REUTERS - Republican presidential candidates Marco Rubio and Ted Cruz emerged as the strongest challengers on Wednesday to insurgent front-runners Donald Trump and Ben Carson, in a fiery debate that may have marked a new phase in the 2016 race.
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With time running short until the first nominating contest in three months, the 10 Republicans in the evening's main debate were anxious to stand out. They frequently talked over each other and the moderators in a debate laced with personal attacks and clashes over tax policy.
In a dominating performance, Rubio, the U.S. senator from Florida, swatted away Jeb Bush when the former Florida governor attacked his attendance record in the Senate.
“Just resign and let someone else take the job,” Bush said, in response to a question about an editorial in a Florida newspaper that blasted Rubio for having missed about one-third of his Senate votes this year.
That prompted Rubio to scold Bush for aligning himself with the liberal media. The only reason Bush was making it an issue, Rubio said, was “because we’re running for the same position, and someone has convinced you that attacking me is going to help you.”
The exchange came on a night of heated clashes among candidates fighting to catch Carson and Trump, two upstart candidates who have tapped into voters' frustration with the Republican party's establishment. The latest Reuters/Ipsos poll showed Carson, a retired neurosurgeon, and Trump, a celebrity real estate developer, in a dead heat.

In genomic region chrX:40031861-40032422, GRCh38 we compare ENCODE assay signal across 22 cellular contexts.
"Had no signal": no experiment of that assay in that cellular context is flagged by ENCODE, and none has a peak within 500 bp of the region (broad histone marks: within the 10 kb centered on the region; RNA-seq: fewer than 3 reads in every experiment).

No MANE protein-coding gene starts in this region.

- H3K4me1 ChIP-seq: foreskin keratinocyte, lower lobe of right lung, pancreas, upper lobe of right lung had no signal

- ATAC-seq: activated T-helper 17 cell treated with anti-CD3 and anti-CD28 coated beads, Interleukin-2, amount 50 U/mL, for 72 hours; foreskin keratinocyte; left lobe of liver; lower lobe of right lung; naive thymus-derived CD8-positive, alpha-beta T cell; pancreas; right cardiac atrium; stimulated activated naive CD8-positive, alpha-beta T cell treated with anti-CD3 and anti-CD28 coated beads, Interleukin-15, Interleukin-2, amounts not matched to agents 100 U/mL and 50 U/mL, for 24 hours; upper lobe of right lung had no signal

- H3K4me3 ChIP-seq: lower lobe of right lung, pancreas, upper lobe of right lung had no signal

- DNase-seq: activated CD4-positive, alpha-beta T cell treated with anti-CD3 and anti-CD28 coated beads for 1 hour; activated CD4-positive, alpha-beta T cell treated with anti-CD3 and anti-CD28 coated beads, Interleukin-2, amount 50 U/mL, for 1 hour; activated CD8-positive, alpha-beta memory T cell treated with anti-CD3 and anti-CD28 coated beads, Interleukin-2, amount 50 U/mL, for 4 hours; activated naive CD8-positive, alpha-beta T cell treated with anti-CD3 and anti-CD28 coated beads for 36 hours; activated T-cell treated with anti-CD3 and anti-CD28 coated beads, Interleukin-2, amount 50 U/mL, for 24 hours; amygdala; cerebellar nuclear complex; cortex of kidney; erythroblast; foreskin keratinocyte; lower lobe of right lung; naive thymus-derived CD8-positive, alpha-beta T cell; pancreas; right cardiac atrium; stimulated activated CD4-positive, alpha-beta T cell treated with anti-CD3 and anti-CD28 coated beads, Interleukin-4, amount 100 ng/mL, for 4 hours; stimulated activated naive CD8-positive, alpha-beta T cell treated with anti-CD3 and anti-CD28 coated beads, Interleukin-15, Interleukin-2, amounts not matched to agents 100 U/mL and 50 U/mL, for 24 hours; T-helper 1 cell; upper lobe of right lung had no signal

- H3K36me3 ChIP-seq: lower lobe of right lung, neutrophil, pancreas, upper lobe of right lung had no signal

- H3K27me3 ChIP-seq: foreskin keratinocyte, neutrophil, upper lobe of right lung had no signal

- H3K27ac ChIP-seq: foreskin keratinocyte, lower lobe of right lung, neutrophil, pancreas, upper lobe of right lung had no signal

In a sign that the unpredictable Republican race might be entering a new phase, Trump and Carson, while not stumbling, were often eclipsed by Rubio and Cruz during the two-hour debate at the University of Colorado campus.
"Rubio won tonight with wit, good humor, great one-liners and substance," said Ari Fleischer, who was press secretary to former President George W. Bush.
Cruz, a U.S. senator from Texas, scored by turning to a well-worn page in the Republican playbook: Attacking the news media. He ignored a question on the debt limit to criticize the CNBC debate moderators for the questions they had posed to candidates.
"The questions that have been asked so far in this debate illustrate why the American people don't trust the media," he said. "This is not a cage match. How about talking about the substantive issues?"
The crowd gathered in an arena in the foothills of the Rocky Mountains roared its approval.
Cruz's response laid bare that a debate that was supposed to be all about the U.S. economy had strayed from the theme repeatedly, so much so that the Republican National Committee took the extraordinary step of criticizing the TV network that broadcast it.
"The performance by the CNBC moderators was extremely disappointing and did a disservice to their network, our candidates, and voters," said RNC Chairman Reince Priebus.